(Editor's note: Ed Foster is the associate editor of Motor Sport magazine. He is also an F1 pundit for CNN's World Sport show.)
Why hasn't Red Bull won a race so far this year? What's happened to Sebastian Vettel and Mark Webber? Last year the German driver turned up at every track expecting to win, such was the dominance of his car. However, this year it's all changed.
Mercedes has won its first race since 1955, McLaren has started the year with a quick car, and Ferrari most certainly hasn't. Is Red Bull's dominance finally over? It is for now, but don't expect double world champion Vettel to be happy not taking that checkered flag and showing us all that "victory finger" of his.
For those that are wondering what's happened since the black and white flag was waved in Brazil last season, here's some insight from the paddock:
McLaren: McLaren has spent the last few years playing catch up throughout the season having started the year with an uncompetitive car. However, this year it has started well, and Jenson Button's victory in the Australian Grand Prix is proof that the team has stolen a march on its rivals.
The Britain-based outfit is also one of the best in the pit lane at mid-season development. It has the resources, and the drivers in Lewis Hamilton and Button, to be an almost certain championship contender. It's also one of only two teams to maintain its car's elegance by avoiding the stepped-nose design.
Mercedes: Since the takeover of Brawn GP at the end of 2009, Mercedes has struggled to replicate the form that carried Jenson Button to that year's title. Brawn GP dramatically downsized its team during that championship year and it's only now, over two years later, that Mercedes has managed to recover that form.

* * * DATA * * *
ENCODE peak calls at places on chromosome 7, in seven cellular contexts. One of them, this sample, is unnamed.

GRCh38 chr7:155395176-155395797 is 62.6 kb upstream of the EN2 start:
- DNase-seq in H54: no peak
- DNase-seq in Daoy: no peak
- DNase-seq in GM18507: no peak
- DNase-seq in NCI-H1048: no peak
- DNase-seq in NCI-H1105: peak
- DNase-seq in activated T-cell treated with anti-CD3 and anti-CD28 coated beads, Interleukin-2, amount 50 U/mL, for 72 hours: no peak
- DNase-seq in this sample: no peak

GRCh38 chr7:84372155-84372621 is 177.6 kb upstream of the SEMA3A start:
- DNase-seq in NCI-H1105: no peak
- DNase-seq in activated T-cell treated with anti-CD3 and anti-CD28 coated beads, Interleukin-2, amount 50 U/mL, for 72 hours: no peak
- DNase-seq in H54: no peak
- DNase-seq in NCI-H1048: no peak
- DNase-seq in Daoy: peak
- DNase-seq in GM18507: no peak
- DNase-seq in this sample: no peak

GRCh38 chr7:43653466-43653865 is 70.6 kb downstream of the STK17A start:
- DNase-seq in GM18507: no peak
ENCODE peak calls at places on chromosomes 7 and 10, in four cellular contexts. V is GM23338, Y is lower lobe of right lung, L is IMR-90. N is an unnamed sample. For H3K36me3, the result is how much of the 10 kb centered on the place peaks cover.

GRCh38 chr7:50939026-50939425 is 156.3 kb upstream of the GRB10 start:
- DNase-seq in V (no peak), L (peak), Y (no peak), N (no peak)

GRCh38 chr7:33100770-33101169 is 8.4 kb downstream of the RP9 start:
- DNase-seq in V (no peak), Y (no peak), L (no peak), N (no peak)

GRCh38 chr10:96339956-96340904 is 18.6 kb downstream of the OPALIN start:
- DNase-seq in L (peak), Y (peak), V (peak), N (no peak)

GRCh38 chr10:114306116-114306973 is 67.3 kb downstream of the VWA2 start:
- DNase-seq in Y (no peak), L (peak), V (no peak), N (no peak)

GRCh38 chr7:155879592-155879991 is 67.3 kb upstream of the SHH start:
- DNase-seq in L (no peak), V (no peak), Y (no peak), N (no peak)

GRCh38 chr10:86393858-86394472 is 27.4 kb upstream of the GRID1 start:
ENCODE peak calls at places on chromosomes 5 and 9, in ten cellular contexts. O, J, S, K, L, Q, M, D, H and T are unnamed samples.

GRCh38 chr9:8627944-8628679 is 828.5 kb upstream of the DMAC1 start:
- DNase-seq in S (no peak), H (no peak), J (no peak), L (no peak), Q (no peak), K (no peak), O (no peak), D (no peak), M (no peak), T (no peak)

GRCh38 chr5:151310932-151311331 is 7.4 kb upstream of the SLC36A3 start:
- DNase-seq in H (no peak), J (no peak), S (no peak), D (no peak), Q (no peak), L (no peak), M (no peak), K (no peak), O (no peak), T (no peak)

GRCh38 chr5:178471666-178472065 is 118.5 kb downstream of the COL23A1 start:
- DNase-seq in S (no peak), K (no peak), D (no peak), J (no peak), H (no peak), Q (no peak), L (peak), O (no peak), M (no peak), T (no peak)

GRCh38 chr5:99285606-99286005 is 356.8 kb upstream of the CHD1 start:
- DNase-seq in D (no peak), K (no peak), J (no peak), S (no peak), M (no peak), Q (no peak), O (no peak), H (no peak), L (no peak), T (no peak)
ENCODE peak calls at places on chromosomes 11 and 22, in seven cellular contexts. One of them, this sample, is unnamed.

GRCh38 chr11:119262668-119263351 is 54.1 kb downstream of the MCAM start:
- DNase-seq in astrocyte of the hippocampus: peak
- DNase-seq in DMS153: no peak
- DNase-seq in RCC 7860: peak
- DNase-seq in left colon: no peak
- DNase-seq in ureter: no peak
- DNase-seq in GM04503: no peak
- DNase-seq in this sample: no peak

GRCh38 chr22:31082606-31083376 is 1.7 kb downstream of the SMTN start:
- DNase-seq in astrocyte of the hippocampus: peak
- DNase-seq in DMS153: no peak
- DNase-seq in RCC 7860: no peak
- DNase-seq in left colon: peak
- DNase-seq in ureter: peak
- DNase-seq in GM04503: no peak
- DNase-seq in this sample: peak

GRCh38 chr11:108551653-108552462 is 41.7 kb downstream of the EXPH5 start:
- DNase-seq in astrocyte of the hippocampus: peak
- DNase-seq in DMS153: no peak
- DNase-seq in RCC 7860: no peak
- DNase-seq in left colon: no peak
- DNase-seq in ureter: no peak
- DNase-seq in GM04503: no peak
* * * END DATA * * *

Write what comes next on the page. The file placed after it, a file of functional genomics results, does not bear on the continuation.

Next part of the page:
Rosberg's win and pole position in China were sublime and now that he has that maiden win under his belt - after 111 races - expect him to keep posting strong results. Their straight-line speed from the last two years now seems to have been carried into the corners. Mercedes are in a very strong position to take their first world championship since 1955.
Red Bull: Red Bull, particularly in qualifying, was untouchable last year and carried Sebastian Vettel to his second World Championship. However, this year it has struggled in qualifying which many people are putting down to the ban on off-throttle blown diffusers.
Last year Red Bull perfected the technology that meant, even when the driver wasn't on the throttle, exhaust gases were blown over the rear of the car creating a huge amount of downforce and therefore grip. Don't write the team off though. It has huge resources and two very quick drivers. Expect them to be back at the front soon.
Ferrari: It all seems to have gone wrong for Ferrari this year. The car is nowhere near as quick as the front-runners, but Fernando Alonso did manage to pull of a stunning victory in a mixed conditions Malaysian Grand Prix. Don't be fooled though. The Ferrari's dry pace is nowhere near the likes of McLaren.
Felipe Massa - whose seat in the team is under pressure - is still struggling to match Alonso's pace. The lack of form is being put down to his huge accident in the second part of qualifying for the 2009 Hungarian Grand Prix, when a spring from Rubens Barrichello's Brawn GP car hit him in the head.
However, he was quick when he returned at the beginning of 2010 and his current lack of form seems to stem from being asked to move over for his team-mate Alonso in that year's German Grand Prix at Hockenheim. If ever there was a message to say "you are the number two driver," that was it.
Ferrari may struggle to catch up with the might of Red Bull, McLaren and Mercedes.
Renault and Sauber: Kimi Raikkonen, after a two-year sabbatical in the World Rally Championship, seems to have lost none of his pace. Meanwhile, Sauber's Sergio Perez has managed to prove that he is a worthy possible successor to Massa at Ferrari after a brilliant drive in the Chinese Grand Prix, which brought him his first podium in F1.
But the burning question is whether these midfield teams can keep up with the speed of development that the top outfits can manage.
Will this be one of the most exciting championships of recent years? It'll be hard to beat the heart-stopping final race in 2008, when Lewis Hamilton won the title on the last corner of the last lap, but on current evidence things are looking good. Look at the amount of overtaking in the past few races. I know, overtaking in F1? We're certainly entering a golden era of racing.